The fishing families in Ke Sat will partner with HFH Vietnam and both international and local volunteers during the Carter Work Project in November to build 40 homes on land provided by the government. The FISH project is part of a three-year project by HFH Vietnam to provide access to safe and affordable housing for nearly 300 poor families currently living in slums or fishing boats.

Earlier, Habitat for Humanity Cambodia launched its part of the 2009 Carter Work Project with about 40 guests attending the event held in a Phnom Penh hotel. Guests included US Ambassador Carol Rodley, who had led a 13-member team to volunteer at the CWP site in Oudong, Kandal province, and deputy governor of Kandal province Kol Sam-Ol. Representatives from local and multinational corporations and local universities were also present.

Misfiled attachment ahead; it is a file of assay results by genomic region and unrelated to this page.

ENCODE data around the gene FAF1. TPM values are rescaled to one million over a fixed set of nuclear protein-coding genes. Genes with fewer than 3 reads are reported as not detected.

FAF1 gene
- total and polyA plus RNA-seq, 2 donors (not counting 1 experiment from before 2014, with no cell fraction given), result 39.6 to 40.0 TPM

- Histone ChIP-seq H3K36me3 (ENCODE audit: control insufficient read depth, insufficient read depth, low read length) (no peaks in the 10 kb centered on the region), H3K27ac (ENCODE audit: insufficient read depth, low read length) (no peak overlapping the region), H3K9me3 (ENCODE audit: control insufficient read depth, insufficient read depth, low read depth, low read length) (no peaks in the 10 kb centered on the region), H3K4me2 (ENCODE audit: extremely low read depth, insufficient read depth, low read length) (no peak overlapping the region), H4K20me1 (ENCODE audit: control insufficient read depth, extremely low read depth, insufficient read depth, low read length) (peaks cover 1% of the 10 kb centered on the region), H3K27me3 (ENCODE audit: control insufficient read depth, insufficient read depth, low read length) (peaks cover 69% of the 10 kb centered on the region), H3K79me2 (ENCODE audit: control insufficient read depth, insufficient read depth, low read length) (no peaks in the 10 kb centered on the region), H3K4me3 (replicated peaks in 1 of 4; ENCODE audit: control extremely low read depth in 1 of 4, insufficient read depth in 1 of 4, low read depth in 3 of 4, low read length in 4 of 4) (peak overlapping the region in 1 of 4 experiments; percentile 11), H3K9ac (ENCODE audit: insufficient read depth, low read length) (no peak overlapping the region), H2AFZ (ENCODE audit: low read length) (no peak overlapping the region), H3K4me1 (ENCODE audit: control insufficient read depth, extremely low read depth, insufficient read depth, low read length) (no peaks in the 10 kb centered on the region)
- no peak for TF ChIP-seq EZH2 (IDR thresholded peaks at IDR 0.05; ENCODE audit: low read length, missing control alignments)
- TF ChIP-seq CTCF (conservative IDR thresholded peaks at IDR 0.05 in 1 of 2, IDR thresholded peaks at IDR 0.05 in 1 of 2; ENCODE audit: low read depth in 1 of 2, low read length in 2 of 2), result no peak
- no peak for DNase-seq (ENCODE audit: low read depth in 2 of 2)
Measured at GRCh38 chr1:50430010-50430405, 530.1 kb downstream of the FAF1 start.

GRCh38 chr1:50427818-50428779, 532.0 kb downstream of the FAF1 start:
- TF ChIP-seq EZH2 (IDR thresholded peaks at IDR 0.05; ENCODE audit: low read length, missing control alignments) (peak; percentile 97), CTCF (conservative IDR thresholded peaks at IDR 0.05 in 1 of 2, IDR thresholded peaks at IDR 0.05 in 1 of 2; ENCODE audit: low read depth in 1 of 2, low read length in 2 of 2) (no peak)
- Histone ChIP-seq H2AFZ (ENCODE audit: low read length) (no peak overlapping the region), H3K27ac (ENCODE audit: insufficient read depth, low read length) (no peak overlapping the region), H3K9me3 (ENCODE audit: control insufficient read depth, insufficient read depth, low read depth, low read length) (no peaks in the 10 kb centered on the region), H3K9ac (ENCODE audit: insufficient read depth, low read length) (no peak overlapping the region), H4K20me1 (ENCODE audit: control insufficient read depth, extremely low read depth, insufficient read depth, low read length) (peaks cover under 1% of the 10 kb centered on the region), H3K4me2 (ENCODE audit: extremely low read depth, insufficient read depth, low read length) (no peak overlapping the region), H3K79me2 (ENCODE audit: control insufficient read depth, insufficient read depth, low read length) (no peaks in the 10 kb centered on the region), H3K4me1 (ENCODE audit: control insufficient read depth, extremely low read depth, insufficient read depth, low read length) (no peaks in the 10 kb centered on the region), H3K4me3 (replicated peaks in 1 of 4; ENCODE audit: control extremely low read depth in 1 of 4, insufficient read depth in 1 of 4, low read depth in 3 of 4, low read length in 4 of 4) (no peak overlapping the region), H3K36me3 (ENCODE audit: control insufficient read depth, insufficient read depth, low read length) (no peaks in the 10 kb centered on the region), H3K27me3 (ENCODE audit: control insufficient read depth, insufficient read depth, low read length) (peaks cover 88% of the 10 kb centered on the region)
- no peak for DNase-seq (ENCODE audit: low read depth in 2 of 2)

Daimler Financial Services, the global financial services provider of German car manufacturer Daimler, contributed more than 24,500 euros (US34,010) to the Cambodian site for the Carter Work Project. The contribution, made through Habitat for Humanity Germany, will help build 21 new houses in Oudong for families currently living on a garbage dump.

The China segment of the Carter Work Project will involve Habitat’s support for an urban initiative in Qionglai City, about 90 km from Sichuan’s capital city of Chengdu. HFH China is supporting the construction of seven multi-story buildings which will serve as home to 402 families when completed. Volunteers during the 2009 JRCWP will work on constructing the walls for units on the first floor of three of the buildings – as well as supporting other appropriate construction activities.